Current best evidence for clinical care (more info)
The current management of COVID-19 is mostly limited to general supportive care and symptomatic treatment. Ivermectin is a broad-spectrum anti-parasitic drug used widely for the treatment of onchocerciasis and lymphatic filariasis. Apart from its anti-parasitic effect it also exhibits antiviral activity against a number of viruses both in vitro and in vivo. Hence, we conducted this systematic review and meta-analysis to assess the currently available data on the therapeutic potential of ivermectin for the treatment of COVID-19 as add on therapy. A total of 629 patients were included in the 4 studies and all were COVID-19 RT-PCR positive. Among them, 397 patients received ivermectin along with usual therapy. The random effect model showed the overall pooled OR to be 0.53 (95%CI: 0.29 to0.96) for the primary outcome (all-cause mortality) which was statistically significant (P=0.04). Similarly, the random effect model revealed that adding ivermectin led to significant clinical improvement compared to usual therapy (OR=1.98, 95% CI: 1.11 to 3.53, P=0.02). However, this should be inferred cautiously as the quality of evidence is very low. Currently, many clinical trials are on-going, and definitive evidence for repurposing this drug for COVID-19 patients will emerge only in the future.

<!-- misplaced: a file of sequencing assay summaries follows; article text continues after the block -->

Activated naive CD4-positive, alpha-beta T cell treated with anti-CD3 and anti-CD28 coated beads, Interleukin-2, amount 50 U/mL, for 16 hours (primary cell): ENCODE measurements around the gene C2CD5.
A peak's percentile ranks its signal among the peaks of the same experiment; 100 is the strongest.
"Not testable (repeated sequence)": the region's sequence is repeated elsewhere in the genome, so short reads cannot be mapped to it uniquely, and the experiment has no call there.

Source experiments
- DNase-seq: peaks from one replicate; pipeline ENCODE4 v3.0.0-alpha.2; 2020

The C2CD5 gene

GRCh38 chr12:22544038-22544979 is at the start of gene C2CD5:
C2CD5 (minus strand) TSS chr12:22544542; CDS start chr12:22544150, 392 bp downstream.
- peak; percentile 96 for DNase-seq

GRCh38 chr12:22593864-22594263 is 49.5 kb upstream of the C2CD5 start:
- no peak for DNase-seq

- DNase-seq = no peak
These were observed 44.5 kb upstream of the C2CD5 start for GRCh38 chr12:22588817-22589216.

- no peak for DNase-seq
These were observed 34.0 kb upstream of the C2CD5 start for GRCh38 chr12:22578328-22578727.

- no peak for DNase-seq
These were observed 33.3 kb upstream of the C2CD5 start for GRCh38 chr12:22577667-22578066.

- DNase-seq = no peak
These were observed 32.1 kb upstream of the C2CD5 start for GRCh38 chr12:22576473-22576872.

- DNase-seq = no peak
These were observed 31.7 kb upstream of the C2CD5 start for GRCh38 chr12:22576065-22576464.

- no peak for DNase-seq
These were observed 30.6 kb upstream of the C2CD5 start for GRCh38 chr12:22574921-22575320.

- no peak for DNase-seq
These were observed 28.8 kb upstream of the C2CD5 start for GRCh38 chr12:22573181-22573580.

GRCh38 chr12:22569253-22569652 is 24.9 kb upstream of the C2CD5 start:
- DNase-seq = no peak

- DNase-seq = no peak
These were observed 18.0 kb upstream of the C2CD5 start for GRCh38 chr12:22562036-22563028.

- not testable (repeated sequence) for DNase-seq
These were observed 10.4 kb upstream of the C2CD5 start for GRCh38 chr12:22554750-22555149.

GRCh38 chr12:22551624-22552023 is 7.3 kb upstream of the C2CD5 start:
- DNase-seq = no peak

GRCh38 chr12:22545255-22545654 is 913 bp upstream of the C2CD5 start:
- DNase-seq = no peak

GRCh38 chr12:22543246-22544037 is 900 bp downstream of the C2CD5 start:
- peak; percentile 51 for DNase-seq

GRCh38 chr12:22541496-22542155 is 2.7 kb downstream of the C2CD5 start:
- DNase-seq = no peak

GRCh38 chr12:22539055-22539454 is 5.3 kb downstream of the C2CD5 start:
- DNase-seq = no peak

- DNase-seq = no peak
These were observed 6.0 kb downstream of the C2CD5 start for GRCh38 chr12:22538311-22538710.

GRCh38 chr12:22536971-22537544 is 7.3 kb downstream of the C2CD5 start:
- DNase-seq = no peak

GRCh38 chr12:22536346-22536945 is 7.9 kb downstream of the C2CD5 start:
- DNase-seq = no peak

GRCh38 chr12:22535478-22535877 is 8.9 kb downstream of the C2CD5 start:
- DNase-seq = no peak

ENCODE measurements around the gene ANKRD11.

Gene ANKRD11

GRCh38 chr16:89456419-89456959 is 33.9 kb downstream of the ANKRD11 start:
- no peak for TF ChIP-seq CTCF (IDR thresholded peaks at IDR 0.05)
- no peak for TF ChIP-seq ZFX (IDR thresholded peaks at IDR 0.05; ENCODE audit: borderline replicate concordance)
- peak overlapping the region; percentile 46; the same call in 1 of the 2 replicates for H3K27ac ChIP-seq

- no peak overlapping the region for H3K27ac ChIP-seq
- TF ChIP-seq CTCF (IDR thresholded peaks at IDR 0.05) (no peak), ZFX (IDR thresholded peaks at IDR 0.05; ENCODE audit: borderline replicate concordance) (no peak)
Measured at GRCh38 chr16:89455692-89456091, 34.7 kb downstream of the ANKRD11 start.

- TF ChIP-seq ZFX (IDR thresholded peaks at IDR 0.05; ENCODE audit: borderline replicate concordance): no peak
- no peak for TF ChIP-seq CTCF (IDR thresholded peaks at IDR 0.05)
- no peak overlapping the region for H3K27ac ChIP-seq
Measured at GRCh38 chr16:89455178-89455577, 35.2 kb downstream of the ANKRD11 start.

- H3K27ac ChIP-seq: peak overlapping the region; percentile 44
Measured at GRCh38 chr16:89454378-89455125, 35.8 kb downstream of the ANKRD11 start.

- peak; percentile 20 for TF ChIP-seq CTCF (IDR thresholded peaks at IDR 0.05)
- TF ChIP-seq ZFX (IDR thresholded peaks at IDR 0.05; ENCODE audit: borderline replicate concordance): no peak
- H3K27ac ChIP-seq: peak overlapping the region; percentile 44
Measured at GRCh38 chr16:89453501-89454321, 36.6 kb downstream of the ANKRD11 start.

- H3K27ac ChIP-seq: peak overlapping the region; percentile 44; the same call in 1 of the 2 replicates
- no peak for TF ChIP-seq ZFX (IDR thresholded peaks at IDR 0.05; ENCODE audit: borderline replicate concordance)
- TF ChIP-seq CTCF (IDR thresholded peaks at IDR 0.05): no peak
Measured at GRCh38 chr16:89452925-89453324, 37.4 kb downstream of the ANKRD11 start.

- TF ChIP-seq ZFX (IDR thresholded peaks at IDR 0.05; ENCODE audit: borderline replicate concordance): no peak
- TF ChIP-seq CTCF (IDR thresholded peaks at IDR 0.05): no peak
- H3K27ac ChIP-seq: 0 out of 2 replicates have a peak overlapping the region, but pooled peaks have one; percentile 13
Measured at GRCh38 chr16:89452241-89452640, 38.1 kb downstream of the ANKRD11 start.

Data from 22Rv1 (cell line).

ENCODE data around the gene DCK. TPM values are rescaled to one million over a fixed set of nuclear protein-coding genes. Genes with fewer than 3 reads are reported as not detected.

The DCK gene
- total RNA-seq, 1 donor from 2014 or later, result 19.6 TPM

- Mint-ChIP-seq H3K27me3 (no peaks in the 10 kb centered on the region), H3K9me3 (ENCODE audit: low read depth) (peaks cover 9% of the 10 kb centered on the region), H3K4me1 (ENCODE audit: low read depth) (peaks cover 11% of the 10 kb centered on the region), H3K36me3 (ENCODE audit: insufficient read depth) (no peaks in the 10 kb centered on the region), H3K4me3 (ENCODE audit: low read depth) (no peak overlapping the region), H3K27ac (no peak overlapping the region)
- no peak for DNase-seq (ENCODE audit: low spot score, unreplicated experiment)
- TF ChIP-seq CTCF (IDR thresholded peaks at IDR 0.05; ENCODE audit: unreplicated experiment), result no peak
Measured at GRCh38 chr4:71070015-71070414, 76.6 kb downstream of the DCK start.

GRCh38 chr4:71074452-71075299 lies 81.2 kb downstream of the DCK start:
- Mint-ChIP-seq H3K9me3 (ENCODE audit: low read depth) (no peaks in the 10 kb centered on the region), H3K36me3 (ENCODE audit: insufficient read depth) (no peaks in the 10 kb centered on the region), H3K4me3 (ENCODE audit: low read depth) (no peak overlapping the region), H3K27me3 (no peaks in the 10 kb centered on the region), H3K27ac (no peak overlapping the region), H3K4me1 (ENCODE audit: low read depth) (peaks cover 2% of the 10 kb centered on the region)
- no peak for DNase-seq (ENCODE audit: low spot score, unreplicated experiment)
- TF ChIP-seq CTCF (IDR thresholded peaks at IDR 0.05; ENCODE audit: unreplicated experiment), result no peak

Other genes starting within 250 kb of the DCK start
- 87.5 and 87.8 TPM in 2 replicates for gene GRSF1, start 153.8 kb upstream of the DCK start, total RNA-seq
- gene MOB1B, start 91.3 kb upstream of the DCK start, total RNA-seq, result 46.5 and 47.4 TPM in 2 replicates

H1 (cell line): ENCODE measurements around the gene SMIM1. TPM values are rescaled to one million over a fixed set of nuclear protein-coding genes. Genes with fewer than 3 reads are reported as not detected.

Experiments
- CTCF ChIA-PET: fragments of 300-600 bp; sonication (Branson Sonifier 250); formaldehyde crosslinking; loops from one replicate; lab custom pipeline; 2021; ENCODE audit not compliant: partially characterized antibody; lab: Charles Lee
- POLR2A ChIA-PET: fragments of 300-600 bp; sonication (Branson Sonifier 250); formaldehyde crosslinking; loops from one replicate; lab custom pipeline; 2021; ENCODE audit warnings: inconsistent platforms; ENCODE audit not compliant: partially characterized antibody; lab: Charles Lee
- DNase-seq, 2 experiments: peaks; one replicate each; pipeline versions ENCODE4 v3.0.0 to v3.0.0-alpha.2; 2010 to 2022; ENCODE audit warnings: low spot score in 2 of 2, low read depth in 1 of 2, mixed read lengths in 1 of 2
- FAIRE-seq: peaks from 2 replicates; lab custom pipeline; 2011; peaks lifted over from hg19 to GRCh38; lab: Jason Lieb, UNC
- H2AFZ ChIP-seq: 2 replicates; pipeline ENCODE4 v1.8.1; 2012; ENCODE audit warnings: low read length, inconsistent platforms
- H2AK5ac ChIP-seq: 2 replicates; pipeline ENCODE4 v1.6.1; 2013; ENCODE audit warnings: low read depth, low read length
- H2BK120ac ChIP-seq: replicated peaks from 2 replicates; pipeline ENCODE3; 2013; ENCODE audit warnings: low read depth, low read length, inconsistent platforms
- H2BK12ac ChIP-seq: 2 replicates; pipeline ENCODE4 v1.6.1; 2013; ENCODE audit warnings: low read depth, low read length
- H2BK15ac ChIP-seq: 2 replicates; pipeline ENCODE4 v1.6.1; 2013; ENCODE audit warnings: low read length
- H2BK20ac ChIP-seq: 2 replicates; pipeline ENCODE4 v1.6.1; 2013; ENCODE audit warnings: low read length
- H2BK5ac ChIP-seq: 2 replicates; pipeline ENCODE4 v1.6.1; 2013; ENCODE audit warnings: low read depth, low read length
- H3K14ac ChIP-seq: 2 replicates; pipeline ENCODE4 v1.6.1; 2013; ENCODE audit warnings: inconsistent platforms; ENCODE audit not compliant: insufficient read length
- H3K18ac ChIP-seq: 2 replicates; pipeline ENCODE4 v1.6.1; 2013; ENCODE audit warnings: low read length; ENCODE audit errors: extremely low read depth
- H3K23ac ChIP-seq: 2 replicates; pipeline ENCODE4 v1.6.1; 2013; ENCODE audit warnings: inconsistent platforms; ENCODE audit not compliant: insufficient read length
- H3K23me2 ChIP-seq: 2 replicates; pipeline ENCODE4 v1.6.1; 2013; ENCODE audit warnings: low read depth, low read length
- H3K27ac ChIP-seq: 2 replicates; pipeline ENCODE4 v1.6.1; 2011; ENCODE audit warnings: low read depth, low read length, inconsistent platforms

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Interesting even if the quality of reported studies is low.
This article is a review of the use of ivermectin in disease caused by SARS-CoV-2 (Covid-19). It implies that there is a place for ivermectin in treatment of this disease. This is not true. Ivermectin has no proven clinical utility in COVID-19 disease. It also says that treatment is only supportive (untrue) and cites other drugs as potentially useful that have been shown to be ineffective by RCT. This article is misleading and should be referenced only by its lack of usefulness.